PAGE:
The Silent Instrument V — Koans, Comments, and Cairns — Rehearsing Mozart with Louis Langrée
After playing through Mozart's 27th piano concerto this afternoon, Louis said of its rollicking, B-flat Major, 6/8 Finale, "This movement is about the desire for summer, not summer itself. So there is ambivalence in the happiness. It was Mozart's last piano concerto. It is happy, yes, but also a farewell. Think of a Schubert passage in minor, the major passage that follows is somehow even sadder. We must find this balance, this ambivalence." He then recalled Mark Morris discussing this concerto's inherent dichotomy: every work of true beauty contains an inner sadness, "otherwise, it is merely pretty."
Longing for summer . . . Longing, want, desire, and their concomitant pleasures and trials exist only in lacking the object of affection. Desire and possession are polarized magnets, they cannot touch. The word "want" itself gives insight; we can no longer "want" what we possess. Anne Carson makes a study of this condition in her book "Eros, the Bittersweet" (Princeton University Press, 1986). This passage is from the first chapter:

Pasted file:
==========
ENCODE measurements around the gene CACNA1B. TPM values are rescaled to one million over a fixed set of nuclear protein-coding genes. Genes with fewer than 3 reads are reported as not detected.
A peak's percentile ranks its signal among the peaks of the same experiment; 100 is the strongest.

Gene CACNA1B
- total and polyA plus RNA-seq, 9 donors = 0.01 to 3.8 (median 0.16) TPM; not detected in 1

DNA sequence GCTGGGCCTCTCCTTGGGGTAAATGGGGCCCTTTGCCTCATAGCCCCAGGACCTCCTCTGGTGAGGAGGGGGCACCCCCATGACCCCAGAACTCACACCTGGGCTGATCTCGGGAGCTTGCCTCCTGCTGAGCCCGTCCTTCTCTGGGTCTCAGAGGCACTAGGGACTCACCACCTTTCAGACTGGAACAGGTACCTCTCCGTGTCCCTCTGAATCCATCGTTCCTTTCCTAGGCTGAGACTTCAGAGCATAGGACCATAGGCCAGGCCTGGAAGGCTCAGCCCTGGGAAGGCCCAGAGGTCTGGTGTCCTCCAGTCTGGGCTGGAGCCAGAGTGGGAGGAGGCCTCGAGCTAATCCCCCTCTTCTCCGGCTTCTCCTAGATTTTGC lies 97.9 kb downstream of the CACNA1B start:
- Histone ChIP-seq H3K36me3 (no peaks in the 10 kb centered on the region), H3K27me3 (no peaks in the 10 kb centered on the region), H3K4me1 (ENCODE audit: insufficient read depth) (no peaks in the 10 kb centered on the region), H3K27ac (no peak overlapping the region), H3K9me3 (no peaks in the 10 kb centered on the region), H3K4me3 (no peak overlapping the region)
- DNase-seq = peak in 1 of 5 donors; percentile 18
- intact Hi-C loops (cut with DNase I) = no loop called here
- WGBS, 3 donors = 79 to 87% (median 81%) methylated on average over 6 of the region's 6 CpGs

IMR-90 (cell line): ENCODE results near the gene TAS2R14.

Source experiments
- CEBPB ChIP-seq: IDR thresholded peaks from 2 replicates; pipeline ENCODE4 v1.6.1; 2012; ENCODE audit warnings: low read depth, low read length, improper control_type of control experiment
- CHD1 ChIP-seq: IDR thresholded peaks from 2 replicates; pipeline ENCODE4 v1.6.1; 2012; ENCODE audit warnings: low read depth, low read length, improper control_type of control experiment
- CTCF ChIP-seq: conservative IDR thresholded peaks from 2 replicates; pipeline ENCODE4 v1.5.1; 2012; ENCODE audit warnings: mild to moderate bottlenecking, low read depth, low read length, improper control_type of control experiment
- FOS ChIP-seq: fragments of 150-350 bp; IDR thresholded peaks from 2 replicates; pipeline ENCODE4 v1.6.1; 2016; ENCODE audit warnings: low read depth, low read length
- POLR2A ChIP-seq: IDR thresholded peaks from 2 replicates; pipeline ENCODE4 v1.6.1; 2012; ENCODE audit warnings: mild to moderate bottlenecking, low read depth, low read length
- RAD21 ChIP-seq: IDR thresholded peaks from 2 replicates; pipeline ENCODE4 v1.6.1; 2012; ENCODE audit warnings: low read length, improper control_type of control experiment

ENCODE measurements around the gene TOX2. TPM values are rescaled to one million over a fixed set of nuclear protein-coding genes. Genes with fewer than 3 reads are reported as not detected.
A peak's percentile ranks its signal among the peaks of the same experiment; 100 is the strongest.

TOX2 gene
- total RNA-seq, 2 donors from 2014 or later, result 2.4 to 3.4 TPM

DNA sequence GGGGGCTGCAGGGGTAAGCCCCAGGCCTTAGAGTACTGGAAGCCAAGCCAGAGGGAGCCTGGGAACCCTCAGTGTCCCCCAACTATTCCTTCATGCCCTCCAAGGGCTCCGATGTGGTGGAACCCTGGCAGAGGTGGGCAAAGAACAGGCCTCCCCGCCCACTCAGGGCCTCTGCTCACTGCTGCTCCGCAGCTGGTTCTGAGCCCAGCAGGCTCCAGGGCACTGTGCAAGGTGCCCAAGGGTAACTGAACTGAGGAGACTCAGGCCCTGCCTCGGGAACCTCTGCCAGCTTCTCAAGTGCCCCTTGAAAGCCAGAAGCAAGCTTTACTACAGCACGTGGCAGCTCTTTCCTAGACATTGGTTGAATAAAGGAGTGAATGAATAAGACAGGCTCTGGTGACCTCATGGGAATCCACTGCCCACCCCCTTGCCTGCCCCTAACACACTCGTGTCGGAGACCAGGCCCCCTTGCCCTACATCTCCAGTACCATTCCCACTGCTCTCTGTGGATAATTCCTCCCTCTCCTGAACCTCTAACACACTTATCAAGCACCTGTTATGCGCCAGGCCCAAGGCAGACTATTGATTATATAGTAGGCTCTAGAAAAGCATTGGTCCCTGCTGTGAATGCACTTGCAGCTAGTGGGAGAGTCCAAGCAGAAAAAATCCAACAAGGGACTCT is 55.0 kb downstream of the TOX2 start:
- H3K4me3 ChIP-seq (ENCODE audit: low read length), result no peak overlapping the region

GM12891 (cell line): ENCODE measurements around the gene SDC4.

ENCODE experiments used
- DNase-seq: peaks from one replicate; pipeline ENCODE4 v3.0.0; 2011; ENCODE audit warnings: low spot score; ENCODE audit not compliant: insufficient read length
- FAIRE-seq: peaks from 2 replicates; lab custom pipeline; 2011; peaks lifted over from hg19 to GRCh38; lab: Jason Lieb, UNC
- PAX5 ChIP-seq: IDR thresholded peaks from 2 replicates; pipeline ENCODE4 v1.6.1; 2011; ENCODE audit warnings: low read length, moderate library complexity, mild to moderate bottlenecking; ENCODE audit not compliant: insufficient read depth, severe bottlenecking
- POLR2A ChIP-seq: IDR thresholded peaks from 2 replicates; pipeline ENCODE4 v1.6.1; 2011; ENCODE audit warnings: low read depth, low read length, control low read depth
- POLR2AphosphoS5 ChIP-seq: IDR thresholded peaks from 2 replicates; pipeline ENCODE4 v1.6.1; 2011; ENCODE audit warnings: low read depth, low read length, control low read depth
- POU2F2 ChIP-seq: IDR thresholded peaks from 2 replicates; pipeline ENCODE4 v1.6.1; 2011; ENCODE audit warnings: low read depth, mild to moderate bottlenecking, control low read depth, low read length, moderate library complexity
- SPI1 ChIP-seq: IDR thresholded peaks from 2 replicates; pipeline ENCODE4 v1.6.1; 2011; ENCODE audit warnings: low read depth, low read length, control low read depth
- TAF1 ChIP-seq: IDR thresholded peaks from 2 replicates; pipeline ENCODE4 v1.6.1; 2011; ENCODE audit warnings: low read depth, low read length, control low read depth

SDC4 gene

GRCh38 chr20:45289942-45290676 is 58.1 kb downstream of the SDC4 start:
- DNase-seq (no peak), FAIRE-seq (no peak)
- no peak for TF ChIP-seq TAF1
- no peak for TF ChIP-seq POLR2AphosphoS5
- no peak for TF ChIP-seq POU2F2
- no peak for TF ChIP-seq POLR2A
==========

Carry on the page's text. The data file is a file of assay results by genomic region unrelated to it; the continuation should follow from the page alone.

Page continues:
"Eros seemed to Sappho at once an experience of pleasure and pain. Here is contradiction and perhaps paradox. To perceive this eros can split the mind in two. Why? The components of the contradiction may seem, at first glance, obvious. We take for granted, as did Sappho, the sweetness of erotic desire; its pleasurability smiles out at us. But the bitterness is less obvious. There might be several reasons why what is sweet should also be bitter. There may be various relations between the two savors."
If beauty in art is the expression of truth, then the ambivalent pose is the most breathtaking. Not ambivalence without conviction, but the knowledge that ones desires, hopes, and yearnings carry within them both bitter and sweet.
Sitting in one of the finest tempura restaurants in Kyoto, our Japanese host introduced a particularly pungent leafy spring green, " In Japanese cuisine, bitter taste is purposeful. When you eat this, enjoy the bitterness."